Review: The Complete Annotated Gilbert and Sullivan


The Complete Annotated Gilbert and Sullivan: 20th Anniversary Edition
Introduced and Edited by Ian Bradley
New York: Oxford University Press, 2016
xvi+1267 pages

“If at first . . . .” The old proverb usually ends with, “. . . you don’t succeed, try, try again.”

With Ian Bradley’s Complete Annotated Gilbert and Sullivan, the opposite is true. His success as an annotator of the Savoy operas has granted him the rare opportunity to improve on the first volume of five operas published by Penguin in 1982. This was followed by six more operas in 1984.

In 1996, the first Oxford edition included the contents of the two Penguin volumes (with substantial corrections) and added two operas: Utopia, Limited, and The Grand Duke. A 2001 paperback re-issue “incorporated several further corrections and amendments.”

This new edition, on the twentieth anniversary of the first Oxford edition, incorporates additional corrections and adds Thespis, the last opera missing from the earlier volumes. It was issued simultaneously in hardback and paperback, costing (as I write this) $75.00 and $39.95 respectively on Amazon.

Bradley’s first two volumes contained a multitude of errors that I imagine would embarrass him now. At the time, I thought, “that was that.” And if this were the typical Gilbert and Sullivan book, that would be that. But because those volumes enjoyed some success, the Oxford edition of 1996 followed, and then the paperback reprint of 2001, and now this presumably final edition, each better than the last.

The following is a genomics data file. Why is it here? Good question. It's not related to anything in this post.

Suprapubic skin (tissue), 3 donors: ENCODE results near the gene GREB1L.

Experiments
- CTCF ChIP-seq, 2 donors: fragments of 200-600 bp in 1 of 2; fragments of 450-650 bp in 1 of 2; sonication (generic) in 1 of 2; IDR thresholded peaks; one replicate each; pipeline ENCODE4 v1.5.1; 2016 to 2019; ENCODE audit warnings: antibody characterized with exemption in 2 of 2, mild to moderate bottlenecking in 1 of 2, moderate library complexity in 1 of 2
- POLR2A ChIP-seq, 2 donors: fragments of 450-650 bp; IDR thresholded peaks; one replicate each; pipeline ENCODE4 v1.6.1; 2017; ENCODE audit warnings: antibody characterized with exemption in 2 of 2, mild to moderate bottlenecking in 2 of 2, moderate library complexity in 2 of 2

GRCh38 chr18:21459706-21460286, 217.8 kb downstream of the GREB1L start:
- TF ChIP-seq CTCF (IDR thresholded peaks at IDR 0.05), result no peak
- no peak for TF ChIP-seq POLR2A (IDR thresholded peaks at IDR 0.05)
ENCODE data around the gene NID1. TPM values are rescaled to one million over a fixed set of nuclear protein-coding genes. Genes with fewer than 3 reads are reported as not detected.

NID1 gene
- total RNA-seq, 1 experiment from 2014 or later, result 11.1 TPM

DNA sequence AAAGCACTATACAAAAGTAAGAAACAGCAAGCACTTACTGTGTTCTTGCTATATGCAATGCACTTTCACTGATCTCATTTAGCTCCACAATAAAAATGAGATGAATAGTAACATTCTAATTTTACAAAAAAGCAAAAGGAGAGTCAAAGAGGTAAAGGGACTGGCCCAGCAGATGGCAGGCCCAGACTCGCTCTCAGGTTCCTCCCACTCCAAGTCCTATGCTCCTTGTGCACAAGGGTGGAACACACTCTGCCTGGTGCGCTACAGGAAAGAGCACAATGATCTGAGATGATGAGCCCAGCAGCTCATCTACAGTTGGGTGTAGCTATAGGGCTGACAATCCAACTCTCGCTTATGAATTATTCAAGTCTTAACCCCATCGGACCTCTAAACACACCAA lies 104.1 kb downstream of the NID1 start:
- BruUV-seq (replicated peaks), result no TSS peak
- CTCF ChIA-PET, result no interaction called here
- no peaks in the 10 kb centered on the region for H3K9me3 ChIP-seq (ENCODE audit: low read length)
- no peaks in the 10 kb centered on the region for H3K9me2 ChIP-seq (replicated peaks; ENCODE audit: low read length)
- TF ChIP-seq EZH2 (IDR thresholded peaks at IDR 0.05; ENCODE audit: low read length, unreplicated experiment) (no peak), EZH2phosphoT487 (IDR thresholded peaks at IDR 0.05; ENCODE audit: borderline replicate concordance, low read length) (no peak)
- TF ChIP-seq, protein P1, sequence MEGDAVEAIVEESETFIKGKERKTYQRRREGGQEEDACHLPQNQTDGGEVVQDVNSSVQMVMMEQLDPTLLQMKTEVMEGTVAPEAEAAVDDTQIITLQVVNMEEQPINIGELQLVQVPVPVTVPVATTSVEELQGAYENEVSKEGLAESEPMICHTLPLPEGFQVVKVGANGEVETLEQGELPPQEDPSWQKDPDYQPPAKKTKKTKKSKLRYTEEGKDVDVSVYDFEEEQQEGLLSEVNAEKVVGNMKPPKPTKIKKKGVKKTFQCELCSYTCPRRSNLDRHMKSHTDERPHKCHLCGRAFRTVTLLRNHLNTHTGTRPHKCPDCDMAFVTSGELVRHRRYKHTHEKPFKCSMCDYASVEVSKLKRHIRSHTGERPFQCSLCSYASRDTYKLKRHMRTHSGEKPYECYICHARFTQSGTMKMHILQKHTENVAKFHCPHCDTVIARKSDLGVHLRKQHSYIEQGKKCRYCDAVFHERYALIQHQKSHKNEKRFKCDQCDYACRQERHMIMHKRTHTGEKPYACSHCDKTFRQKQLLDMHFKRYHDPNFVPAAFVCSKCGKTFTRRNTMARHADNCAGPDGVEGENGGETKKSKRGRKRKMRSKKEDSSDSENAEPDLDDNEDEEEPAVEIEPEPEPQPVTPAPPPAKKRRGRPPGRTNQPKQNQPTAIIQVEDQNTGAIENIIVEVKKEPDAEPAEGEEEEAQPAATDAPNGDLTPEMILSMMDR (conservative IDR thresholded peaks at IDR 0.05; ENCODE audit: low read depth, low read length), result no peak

I cannot be entirely objective about these books. Michael Walters and I have recently published the first volume of The Variorum Gilbert and Sullivan, which covers some of the same ground as Bradley does—particularly, variant and deleted passages in the Savoy operas. In our general introduction, Walters and I subjected Bradley to harsh critique, particularly for his failure to clearly state his sources.

But I certainly think that every G&S fan ought to have a copy of Bradley in at least one of his iterations, if not all of them. Bradley covers considerable ground that the Variorum does not—especially, definitions of obscure terms and phrases. Besides that, the Variorum is a five-volume project whose completion is still years away. And despite Bradley’s omissions and occasional mistakes, I think there are many readers for whom he provides just the right amount of detail. He has sold more books in the last 35 years, and deservedly so, than Walters and I ever will.

Bradley has added an almost entirely new seven-page Introduction that serves as a “state of the union” for G&S aficionados, circa 2016. He concludes, as he has been saying in other forums for quite some time, that the Savoy operas are very much alive and well, despite those who would condemn them as relics of the past.

If you already have an earlier Bradley, you probably don’t need this one, unless you’re a completist like me. On a spot check, the 13 operas carried over from the last edition are lightly edited, but not altered very significantly. The book is set in a completely different typeface that feels, on the whole, a bit more “roomy” and easier to read than the setting of the 1996 edition, despite taking up less space.

A few years ago, I offered a list of the ten best Gilbert & Sullivan books. I cannot remember the other nine, but Bradley was on the list, and I stand by that. With this new edition, an indispensable work has become even better.

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